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Dodge Challenger SRT Super Stock 20.jpg
Dodge ups '21 Challenger SRT Super Stock's output to 807 hp.

Dodge’s 2021 Lineup Slimmed Down, Souped Up

Dodge is dropping the Dodge Grand Caravan minivan and the Dodge Journey CUV for the 2021 model year, leaving only the 2-door Challenger, 4-door Charger and Durango SUV in the Dodge brand lineup.

Dodge adds more horsepower and other performance tweaks to its 2021 hot-rod Charger and Challenger passenger cars, plus a facelifted Dodge Durango SUV, including the SRT Hellcat high-performance treatment for the Durango, for the first time.

“As of the 2021 model year, we have distilled the brand to the highest level of performance,” says Tim Kuniskis, global head of Alfa Romeo and passenger cars, North America, for Fiat Chrysler Automobiles US.

The ’21 Dodge Challenger SRT Super Stock, for instance, takes what’s standard on the Dodge Challenger SRT Hellcat Redeye and adds an additional 10 hp, for a total of 807 hp.

The extra horses and other enhancements mean the ’21 Super Stock beats the Dodge Challenger SRT Hellcat Redeye by three car lengths in a quarter-mile drag race, Kuniskis says in a press briefing.

Boiling it Down

“Distilling the brand” is also a nice way of saying Dodge is dropping the Dodge Grand Caravan minivan and the Dodge Journey CUV for the 2021 model year. That leaves the 2-door Challenger, 4-door Charger and Durango SUV as the last three models in the Dodge brand lineup.

Dodge has been hinting for more than a year the Grand Caravan might not be around much longer. The minivan got a “35th Anniversary special edition” sendoff trim and equipment package for the 2019 model year, but the sendoff was delayed.

 “We want to distill the Dodge brand and stop producing Caravans and Journeys. But no matter how many times I said it, the sales always continued, and we continued making them,” Kuniskis says. “The ’20 model year — this is really the final production year.”

Out with the Old

The current Grand Caravan is a fifth-generation descendant of the first Chrysler minivan, which in turn was based on the front-drive Chrysler K-car platform. The K-car is credited with saving the former Chrysler Corp. from bankruptcy in the early 1980s, but minivans no longer fit Dodge’s tire-smoking image.

Neither does the minivan-ish Journey crossover. The ’20 Journey is Dodge’s price leader; it starts at $25,170 suggested retail, including $1,495 destination, although the website lists significant incentives.

Here is a summary of the changes in the Dodge lineup for this fall:


As noted, Dodge adds the ’20 Dodge Challenger SRT Super Stock high-performance package to the Challenger. The Super Stock is a spiritual successor to the 840-hp, ’18 Dodge Challenger SRT Demon, which was produced for one model year only and limited to 3,000 units for the U.S. market and 300 for Canada.

Besides the extra horses compared with the Hellcat Redeye, the Super Stock gets different shift points for the eight-speed automatic transmission and a uniquely tuned high-performance suspension.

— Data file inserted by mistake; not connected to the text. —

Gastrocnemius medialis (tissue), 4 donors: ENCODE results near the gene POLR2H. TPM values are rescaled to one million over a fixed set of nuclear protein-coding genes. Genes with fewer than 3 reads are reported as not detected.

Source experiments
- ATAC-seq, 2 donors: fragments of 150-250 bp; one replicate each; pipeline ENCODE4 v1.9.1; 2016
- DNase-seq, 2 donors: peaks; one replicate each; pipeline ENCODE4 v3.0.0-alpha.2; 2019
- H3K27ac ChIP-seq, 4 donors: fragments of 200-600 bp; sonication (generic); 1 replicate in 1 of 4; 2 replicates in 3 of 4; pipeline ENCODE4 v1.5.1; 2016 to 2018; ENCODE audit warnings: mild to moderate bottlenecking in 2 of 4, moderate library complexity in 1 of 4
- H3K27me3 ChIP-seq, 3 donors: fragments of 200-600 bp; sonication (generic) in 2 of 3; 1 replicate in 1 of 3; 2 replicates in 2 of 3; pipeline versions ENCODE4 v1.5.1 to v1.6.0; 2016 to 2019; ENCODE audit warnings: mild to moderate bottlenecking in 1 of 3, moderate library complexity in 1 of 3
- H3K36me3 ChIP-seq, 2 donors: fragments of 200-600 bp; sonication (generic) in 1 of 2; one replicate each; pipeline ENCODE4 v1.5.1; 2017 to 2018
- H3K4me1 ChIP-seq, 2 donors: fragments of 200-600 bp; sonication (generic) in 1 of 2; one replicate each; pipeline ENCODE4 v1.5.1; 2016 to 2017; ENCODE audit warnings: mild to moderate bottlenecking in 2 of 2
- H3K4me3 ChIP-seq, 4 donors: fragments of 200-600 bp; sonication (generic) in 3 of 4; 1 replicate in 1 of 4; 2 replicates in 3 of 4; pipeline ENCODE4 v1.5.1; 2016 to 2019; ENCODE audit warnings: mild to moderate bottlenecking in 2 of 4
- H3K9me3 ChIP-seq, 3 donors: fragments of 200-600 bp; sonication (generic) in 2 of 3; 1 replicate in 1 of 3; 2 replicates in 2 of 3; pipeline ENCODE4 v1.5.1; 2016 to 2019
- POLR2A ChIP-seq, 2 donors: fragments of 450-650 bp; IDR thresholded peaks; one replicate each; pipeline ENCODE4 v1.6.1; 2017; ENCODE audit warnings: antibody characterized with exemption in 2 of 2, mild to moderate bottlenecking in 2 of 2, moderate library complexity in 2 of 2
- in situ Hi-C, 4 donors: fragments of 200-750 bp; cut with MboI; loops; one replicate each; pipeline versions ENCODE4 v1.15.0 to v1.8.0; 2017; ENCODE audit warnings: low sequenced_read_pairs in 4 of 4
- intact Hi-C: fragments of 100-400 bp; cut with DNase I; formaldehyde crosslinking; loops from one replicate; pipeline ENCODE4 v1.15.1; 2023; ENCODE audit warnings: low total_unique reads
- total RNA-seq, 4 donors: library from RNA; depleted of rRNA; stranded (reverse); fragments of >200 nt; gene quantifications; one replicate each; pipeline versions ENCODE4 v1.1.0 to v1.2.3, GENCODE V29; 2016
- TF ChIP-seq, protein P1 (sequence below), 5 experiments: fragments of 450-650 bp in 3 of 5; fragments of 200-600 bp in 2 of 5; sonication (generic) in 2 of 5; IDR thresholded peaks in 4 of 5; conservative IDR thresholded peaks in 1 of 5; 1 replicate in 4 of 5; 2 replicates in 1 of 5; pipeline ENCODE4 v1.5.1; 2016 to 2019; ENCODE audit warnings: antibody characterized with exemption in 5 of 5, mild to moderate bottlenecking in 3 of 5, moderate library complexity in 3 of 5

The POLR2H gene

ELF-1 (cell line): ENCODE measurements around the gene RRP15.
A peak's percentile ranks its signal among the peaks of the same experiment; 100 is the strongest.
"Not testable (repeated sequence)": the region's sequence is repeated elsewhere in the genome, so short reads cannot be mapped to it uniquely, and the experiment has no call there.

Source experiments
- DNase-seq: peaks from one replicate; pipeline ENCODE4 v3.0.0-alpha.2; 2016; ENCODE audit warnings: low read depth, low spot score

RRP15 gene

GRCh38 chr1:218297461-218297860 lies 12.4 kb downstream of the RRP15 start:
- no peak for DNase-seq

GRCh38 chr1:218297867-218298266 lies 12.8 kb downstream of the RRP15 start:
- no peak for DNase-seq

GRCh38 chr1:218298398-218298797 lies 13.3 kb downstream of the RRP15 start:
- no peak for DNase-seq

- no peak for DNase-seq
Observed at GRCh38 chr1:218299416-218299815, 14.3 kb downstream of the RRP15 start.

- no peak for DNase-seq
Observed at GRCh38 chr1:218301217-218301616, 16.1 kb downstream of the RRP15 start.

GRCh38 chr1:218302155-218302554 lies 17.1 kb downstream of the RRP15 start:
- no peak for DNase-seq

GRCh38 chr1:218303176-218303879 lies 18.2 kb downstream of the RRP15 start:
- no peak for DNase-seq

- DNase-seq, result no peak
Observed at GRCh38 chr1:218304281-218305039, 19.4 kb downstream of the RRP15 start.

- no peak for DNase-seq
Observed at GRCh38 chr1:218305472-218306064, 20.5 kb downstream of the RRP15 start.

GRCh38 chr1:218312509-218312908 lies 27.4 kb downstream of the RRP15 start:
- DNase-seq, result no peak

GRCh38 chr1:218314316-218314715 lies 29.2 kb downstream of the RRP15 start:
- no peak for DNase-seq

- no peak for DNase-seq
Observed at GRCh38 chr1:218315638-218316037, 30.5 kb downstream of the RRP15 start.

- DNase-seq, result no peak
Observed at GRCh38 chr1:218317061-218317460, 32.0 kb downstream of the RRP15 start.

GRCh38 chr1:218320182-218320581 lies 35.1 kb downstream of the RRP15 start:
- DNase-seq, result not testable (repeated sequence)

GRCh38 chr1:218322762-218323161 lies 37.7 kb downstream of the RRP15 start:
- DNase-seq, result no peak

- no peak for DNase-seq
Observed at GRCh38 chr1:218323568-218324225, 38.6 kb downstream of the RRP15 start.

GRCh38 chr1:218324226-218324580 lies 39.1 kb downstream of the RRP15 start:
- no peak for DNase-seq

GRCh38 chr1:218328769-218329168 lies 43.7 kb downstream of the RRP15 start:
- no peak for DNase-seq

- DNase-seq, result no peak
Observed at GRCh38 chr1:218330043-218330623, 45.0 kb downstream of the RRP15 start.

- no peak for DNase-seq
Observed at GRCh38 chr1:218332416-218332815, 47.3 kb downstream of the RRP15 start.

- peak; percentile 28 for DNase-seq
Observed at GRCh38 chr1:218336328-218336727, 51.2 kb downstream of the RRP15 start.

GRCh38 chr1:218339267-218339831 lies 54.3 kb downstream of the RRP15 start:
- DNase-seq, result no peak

There’s no Super Stock badging. Dodge says the only visible giveaways are 18-in.-by-11-in. low-gloss wheels with sticky, drag-racing-style tires. Dealer orders are scheduled to open this summer. Production starts this fall in Brampton, ON, Canada, with dealership deliveries to begin later this year.

The Super Stock package also continues into the 2021 model year, Dodge says.


For 2021, Dodge adds the Redeye treatment for the Charger. The ’21 Dodge Charger Hellcat Redeye produces 797 hp and 707 lb.-ft. (959 Nm) of torque. Dodge claims it’s the most powerful and fastest mass-produced sedan in the world.

It’s 1.2 seconds faster than the 717-hp Dodge Charger SRT Hellcat on a 2.1-mile (3.4-km) road course, or about seven car lengths after one lap, the automaker says. For the 2021 model year, the Dodge Charger SRT Hellcat and the new Hellcat Redeye both get a new hood design, with a functional scoop to increase air intake.

Dealer orders open this fall. U.S. dealerships are expected to get deliveries in early 2021.

Dodge Charger SRT Hellcat Redeye 21.jpg

Dodge claims 797-hp ’21 Charger is world’s fastest, most powerful sedan.


The ’21 Dodge Durango SUV gets a facelift with more aggressive exterior styling and the optional SRT Hellcat package for the first time, available for a limited production run for the 2021 model year only. Kuniskis says it took some doing to “convince the suits we needed a Hellcat in this thing.”

The key to the package is a supercharged, 6.2L Hemi Hellcat V-8 that produces 710 hp and 645 lb.-ft. (875 Nm) of torque, paired with an eight-speed automatic transmission. That in turn produces zero-to-60 mph (97 km/h) in 3.5 seconds.

Exterior styling includes cues from the Charger Widebody design, with a new grille, front fascia, LED headlights, LED daytime running lights and rear spoiler, and new wheel options.

“From a designer’s perspective, it just looks badass and makes the car look like it’s planted on the road,” says Brian Nielander, chief designer-performance, passenger and utility vehicles.

The redesigned interior includes a new instrument panel and center console canted toward the driver, new air vents, updated USBC ports, a new wireless charger and key-fob storage behind the shifter.

Dealer orders for the 2021 model year open this summer, with the first vehicles arriving in the fall. Orders for the ’21 Durango SRT Hellcat open in the fall, with dealership deliveries starting in early 2021.

Dodge Durango SRT Hellcat 21.jpg

Optional Hellcat package in '21 Durango available for limited production run.

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